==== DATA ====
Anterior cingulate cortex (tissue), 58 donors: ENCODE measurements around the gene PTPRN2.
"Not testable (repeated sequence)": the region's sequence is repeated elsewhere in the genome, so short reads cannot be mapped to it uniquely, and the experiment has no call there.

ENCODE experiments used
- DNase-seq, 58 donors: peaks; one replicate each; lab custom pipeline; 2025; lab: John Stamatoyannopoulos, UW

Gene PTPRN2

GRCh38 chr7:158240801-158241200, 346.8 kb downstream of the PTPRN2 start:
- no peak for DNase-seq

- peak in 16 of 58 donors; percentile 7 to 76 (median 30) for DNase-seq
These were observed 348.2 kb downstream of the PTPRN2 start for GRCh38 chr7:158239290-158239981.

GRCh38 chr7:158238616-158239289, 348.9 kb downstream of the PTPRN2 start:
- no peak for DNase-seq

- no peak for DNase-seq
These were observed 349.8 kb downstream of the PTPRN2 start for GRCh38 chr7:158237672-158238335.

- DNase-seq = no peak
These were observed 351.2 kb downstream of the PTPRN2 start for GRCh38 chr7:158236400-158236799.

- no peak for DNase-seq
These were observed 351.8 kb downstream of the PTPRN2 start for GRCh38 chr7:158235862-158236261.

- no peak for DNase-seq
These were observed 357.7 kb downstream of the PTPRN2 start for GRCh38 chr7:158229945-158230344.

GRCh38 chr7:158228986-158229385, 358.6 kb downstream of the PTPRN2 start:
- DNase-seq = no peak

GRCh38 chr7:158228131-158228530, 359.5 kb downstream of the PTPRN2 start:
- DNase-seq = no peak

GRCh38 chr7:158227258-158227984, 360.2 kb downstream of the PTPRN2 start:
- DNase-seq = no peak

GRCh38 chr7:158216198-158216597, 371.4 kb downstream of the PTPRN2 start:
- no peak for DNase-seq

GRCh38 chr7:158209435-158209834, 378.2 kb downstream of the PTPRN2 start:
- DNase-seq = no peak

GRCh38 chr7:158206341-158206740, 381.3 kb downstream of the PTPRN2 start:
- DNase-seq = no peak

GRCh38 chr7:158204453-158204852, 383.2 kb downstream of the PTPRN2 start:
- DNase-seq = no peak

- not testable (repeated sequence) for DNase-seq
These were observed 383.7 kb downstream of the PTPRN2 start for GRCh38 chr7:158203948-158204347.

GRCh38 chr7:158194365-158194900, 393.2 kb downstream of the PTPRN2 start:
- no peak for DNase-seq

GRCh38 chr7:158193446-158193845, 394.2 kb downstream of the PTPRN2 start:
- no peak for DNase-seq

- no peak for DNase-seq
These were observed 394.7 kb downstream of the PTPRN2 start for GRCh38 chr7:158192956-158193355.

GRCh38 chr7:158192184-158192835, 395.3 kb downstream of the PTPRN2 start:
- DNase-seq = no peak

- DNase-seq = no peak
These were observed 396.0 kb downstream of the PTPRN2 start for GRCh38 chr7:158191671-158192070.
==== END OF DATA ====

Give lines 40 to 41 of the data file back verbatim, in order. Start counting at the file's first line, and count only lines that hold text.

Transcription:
- no peak for DNase-seq
These were observed 394.7 kb downstream of the PTPRN2 start for GRCh38 chr7:158192956-158193355.